Hola From Tenerife

Subscribe to our free newsletter to get an (ir)regular ray of Tenerife sunshine in your inbox. Just enter your email address below.

Delivered by FeedBurner

Close

COVID-19 CORONAVIRUS PANDEMIC

Festivals in Tenerife and other large gatherings are still not able to be held with social distancing and other restrictions still in force. Events listed here, therefore, are subject to cancellation or change without notice. Such circumstances are beyond our control.

Please like and follow our facebook page for more updates >>

Monday, May 31, 2021

Town Hall of Guía de Isora

Town Hall of Guía de Isora

Calle Ayuntamiento, 4, 38680 Guía de Isora, Santa Cruz de Tenerife

Phone: +34 922 85 01 00

Website | Facebook | Twitter | Youtube

Traditional Fiestas in Guía de Isora

Friday, May 28, 2021

Día de Canarias - Canary Islands Day

Happy Canary Islands Day - Feliz Dia De Canarias

Once again this year, any celebrations for Día de Canarias (Canary Islands Day) on 30 May - chosen as it's the anniversary of the first session of the Parliament of the Canary Islands, held on that date in 1983 - will have to be done at home and not involve crowds of people. 

We will mention that, normally 30 May would be a Public Holiday in the islands, but this year isn't included, not because of the pandemic, but because it already falls on a Sunday.

Santiago del Teide presents the program of celebrations for Canary Islands Day 2021

These events will take place in different towns of the municipality from May 28 to June 3

The Town Hall of Santiago del Teide has presented the program of events for the celebration of Día de Canarias (Canary Islands Day), integrating a wide number of activities - both face-to-face and virtual - that begin this Friday, May 28 and run until Thursday, June 3, all adhering to the sanitary measures.

The program begins Friday, May 28, at 10:00 am at the Museo del Pescador (Fisherman's Museum) in Puerto de Santiago, with the opening of the Exhibition "Vestimenta Tradicional" (Traditional Clothing).

On Saturday, May 29, the Auditorium of the Social Centre of Tamaimo will host, starting at 11:30 am, an educational talk [obviously, in Spanish] on "Aves Rapaces de Canarias" (Birds of Prey of the Canary Islands). Prior registration is required by telephone 922 86 31 27, Ext. 300 or 113 or via email.

Likewise, from 7:00 p.m. the Chinyero Visitor Center will host a musical show "Mambisa", which will again have limited capacity and prior registration for your enjoyment.

As for Sunday, May 30Día de Canarias (Canary Islands Day) - from 11:30 am in the Social Centre of Puerto de Santiago the show "Güicho canta y cuenta a la flora y fauna de Canarias" ... about the flora and fauna of the Canary Islands takes place (also with limited capacity measures and requiring prior registration); Although from 12:00 the video-poem commemorating the Day of the Canary Islands will be broadcast, through the council's social networks, and later the broadcast, starting at 4:00 p.m. of the Virtual Concert of the Folk Groups of the municipality and the Canarian Traditional Dance Workshops. Finally, at 6:00 p.m., the Canarias Day Concert will begin at the Arguayo Cultural Centre, with the Santiago del Teide Municipal Music Band (again with limited capacity and prior registration).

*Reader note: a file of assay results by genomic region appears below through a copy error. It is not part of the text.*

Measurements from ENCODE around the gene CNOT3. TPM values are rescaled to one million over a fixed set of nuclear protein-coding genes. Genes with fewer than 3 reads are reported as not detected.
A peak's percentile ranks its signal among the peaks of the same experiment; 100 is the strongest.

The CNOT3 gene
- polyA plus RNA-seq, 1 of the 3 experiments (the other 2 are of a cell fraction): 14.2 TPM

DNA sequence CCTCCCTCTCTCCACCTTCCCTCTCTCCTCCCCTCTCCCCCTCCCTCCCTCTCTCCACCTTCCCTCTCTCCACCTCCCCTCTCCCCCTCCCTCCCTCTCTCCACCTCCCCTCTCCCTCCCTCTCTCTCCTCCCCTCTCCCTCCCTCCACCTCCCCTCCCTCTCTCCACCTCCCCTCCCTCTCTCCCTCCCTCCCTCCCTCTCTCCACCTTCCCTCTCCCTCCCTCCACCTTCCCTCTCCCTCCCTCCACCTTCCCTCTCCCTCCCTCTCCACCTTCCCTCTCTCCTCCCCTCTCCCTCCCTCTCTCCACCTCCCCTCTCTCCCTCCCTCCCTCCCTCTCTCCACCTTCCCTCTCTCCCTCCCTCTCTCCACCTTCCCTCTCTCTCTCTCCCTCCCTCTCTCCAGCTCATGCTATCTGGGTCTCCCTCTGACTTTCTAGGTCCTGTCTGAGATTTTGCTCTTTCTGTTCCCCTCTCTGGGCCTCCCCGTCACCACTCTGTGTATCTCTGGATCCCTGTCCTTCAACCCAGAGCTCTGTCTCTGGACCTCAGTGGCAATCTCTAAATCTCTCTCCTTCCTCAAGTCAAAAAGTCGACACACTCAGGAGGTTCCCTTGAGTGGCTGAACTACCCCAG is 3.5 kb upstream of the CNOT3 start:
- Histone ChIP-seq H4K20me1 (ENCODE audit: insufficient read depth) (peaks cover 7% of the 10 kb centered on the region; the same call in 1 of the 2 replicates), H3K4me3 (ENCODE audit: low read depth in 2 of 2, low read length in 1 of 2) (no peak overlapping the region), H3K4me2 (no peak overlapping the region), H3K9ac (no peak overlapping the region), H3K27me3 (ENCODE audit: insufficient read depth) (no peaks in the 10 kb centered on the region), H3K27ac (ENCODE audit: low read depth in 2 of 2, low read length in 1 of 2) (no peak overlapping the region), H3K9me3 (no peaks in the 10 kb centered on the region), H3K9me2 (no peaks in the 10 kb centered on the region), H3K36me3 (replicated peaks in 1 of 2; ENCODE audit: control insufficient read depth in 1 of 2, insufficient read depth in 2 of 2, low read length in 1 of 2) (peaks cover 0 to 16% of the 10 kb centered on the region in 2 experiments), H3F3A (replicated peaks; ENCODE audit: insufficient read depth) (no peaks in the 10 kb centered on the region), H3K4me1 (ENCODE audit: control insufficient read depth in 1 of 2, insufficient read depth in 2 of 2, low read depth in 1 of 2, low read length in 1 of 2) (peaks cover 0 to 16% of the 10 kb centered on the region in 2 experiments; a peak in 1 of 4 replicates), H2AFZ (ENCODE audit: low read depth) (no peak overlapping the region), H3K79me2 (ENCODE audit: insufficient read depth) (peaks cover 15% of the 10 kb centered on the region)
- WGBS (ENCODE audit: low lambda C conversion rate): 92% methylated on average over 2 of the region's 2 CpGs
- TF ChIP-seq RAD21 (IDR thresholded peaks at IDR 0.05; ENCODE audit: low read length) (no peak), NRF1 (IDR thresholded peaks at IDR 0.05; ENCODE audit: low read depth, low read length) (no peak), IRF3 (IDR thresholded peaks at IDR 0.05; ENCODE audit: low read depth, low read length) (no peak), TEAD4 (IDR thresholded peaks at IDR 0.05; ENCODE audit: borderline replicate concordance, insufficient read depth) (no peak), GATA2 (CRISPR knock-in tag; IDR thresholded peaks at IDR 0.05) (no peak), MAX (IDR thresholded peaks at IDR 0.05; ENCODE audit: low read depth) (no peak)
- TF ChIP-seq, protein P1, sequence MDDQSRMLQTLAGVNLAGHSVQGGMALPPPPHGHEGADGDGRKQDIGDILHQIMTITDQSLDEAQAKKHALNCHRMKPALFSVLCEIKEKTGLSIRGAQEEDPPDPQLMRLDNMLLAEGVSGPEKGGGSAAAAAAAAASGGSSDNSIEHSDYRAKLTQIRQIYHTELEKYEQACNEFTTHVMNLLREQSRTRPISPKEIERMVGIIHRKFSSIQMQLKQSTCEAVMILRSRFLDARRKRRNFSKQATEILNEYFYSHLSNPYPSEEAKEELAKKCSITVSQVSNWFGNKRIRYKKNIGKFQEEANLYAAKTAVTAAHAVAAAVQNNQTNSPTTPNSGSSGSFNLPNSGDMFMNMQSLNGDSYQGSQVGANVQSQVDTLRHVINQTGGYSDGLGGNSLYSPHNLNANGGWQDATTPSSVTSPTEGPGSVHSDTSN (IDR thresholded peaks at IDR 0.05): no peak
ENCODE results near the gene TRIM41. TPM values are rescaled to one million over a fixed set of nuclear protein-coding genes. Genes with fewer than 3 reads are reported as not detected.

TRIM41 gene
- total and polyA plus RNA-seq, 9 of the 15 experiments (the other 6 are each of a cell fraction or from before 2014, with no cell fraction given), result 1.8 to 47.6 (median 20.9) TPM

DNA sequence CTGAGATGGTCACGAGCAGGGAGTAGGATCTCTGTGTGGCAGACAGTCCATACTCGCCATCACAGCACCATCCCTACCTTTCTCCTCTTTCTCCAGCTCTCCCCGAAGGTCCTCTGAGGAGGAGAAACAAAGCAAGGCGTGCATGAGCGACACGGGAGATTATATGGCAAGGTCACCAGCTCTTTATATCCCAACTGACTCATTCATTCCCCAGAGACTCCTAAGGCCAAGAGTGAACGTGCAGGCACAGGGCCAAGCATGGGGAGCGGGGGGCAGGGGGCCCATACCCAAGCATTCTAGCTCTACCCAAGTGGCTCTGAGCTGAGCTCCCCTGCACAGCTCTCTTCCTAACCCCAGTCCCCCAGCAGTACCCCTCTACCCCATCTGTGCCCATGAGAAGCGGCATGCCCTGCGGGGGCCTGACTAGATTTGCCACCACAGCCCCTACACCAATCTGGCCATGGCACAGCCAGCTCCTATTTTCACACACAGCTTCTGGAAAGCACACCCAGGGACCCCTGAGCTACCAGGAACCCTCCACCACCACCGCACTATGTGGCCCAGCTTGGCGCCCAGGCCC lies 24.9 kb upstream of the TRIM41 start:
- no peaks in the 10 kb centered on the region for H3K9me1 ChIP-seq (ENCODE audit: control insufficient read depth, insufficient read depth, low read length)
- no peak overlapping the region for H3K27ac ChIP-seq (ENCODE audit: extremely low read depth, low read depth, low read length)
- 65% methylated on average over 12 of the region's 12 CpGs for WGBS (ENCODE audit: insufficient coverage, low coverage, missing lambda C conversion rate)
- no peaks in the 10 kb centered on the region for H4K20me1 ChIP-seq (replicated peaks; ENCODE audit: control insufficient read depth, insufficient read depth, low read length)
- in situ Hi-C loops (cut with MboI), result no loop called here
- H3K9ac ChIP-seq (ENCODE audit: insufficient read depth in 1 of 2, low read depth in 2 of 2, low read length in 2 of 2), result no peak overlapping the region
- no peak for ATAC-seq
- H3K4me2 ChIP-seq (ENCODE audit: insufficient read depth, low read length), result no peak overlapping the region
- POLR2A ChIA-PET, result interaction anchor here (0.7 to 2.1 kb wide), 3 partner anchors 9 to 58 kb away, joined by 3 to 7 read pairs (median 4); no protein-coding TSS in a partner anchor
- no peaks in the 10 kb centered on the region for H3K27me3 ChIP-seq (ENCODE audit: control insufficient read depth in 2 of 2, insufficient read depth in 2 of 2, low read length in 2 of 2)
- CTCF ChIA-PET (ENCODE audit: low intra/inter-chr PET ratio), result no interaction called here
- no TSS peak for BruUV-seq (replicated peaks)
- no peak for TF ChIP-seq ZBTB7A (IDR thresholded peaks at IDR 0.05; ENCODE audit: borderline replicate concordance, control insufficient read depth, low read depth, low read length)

Monday, May 31, anyone who wishes can register in advance to participate in the "Taller de Cocina Canaria en Familia" (Canarian Family Cooking Workshop), which will begin at 5:30 pm in the Social Centre of Tamaimo, with the established capacity measures.

On Thursday, June 3, starting at 6:30 p.m., the Auditorium of the Social Centre of Tamaimo will host the theatrical poetry show "Cecilia: mujer, poesía y mundo" (Cecilia: woman, poetry and world), for which registration must also be made in advance.

The aforementioned program of events will include the exhibitions on the occasion of the commemoration of the Canary Islands Day, highlighting that, from May 28 to June 11, the Fisherman's Museum will host the “Exhibition of Traditional Costumes of the Island of Tenerife from the XVIII Century”; although from May 28 to June 3, you will be able to enjoy the Itinerant Exhibition "Juegos Canarios Tradicionales (Traditional Canarian Sports and Games) in the various squares and enclaves of the municipality.

Santiago del Teide presenta los actos de celebración del Día de Canarias 2021

Thursday, May 27, 2021

Almogrote (Canarian Cheese Pâté)

Almogrote (Canarian Cheese Pâté)

This pâté, originally from the island of La Gomeraalmogrote is made from cured cheese, garlic, pepper (and/or tomato) and oil. Although it's usually prepared with Canarian goat cheese, almost any cured and slightly dry variety can be used to prepare this appetizer. 

Ingredients:

150 gr of cured goat cheese
2 or 3 medium very ripe tomatoes (some recipes use red pepper or a combination of both)
2 cloves of garlic
Extra virgin olive oil
Salt
And optional sweet pimentón (paprika)

Method

Wash the tomatoes, remove the stalk, make two small cross cuts in the upper area. Peel the garlic and place them on a baking sheet along with the tomatoes, drizzle them with olive oil and, if you wish, sprinkle with a teaspoon of pimentón (paprika). Roast them in the oven for 25 to 30 minutes at 200ºC. Meanwhile, remove the skin from the cheese, grate with a fine grater, and reserve. Once roasted, remove the tomatoes and garlic from the oven and allow to cool. Add the grated cheese, a dash of olive oil and salt to taste and mix to a paste.